Most light bulbs are not set on dimmer switches, and if you're not planning to dim a bulb, then this point isn't critical. But if you are planning to dim a bulb, make sure you notice whether the LED can be dimmed. The label should make this clear. Many cheap LED bulbs are not dimmable.
LEDs are expected to last more than 20,000 hours, so a quality manufacturer will usually stand behind its bulbs with at least a 5-year warranty. Cheaper bulbs -- which could have a shorter life -- may not offer you that same level of confidence. They may offer very short warranties, leaving you to buy more bulbs if their lives are cut short.
Now that August is here, "Back to School" is all around us as kids get ready for another year with clothes and school supplies. But most of us don't stop to think about what "Back to School" means for the schools themselves, and one important step is for the schools to make sure their lighting is in proper operating condition for incoming student and teachers.
Lighting, after all, is one of the keys not only to safely navigating school hallways but also to reading and doing other school work without straining the eyes. Lights also impact students' and teachers' health and mood, and can affect school budgets. Old lighting systems, for instance, can cost a great deal more to run than new bulbs and ballasts.
Appropriate to the school theme, you may have heard this quote: "If you think education is expensive, try ignorance." In a similar way, if you think new lights are expensive, try old lights. This relates because new lights have an initial cost (what some people will focus on), but old lights use so much more energy, which drains a school system of its precious annual revenue.
In fact, according to the Department of Education, more money goes into school energy each year than schools put into books and computers combined! About 26% of that energy cost goes toward lighting, and this is a cost that can be meaningfully reduced.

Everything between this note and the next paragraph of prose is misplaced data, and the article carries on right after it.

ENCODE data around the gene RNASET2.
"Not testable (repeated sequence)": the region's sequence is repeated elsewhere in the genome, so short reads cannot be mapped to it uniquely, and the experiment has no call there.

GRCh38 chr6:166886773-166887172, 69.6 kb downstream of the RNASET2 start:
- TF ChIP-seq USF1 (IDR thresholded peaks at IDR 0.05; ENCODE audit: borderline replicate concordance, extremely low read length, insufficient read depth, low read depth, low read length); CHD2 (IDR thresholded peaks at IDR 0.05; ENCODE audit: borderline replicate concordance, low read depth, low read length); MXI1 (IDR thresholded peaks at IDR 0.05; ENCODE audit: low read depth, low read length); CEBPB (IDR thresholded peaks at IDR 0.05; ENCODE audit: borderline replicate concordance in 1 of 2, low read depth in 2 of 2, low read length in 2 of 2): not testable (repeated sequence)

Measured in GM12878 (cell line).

While there are options for relamping a school building at more substantial upfront costs, sometimes just retrofitting existing lights with improved ballasts and/or bulbs can lead to a useful annual savings. Old T12 fluorescent bulbs, for instance, operate on outdated and inefficient ballasts, which can easily be replaced with modern, more efficient ballasts in combination with T8 or even T5 bulbs that produce the same amount of light on far fewer watts.
In fact, one ideal use for fluorescent bulbs is in gymnasiums, where they can replace metal halide bulbs. Have you ever been in a gym when the lights were turned on, watching them slowly brighten over a period of five minutes or more? These long periods for both shutting down and turning on are the reason why many HID (High Intensity Discharge) bulbs are simply left on all day, drawing power the whole time. Replacing these with fluorescent bulbs, which can turn on and off quickly, means not only saving money when the bulbs are on but also having the ability to turn the bulbs off when the gym isn't being used.
Schools can even opt to use the most efficient lights of all -- LED bulbs. These do, however, carry the highest costs up front, and many schools will continue choosing fluorescent bulbs for most situations until LED costs further decrease.
Whether you're simply replacing bulbs in your current lighting systems, or looking at retrofit or relamping options, Lighting Supply offers all the bulbs a school could need when preparing for the coming year. This includes many "hard to find" bulbs that a lot of suppliers simply don't have. And as a company in business since 1983 and highly rated through a third party, we're the kind of partner we think schools really need -- that is, a partner schools can trust, knowing that we'll have their backs throughout the lighting process.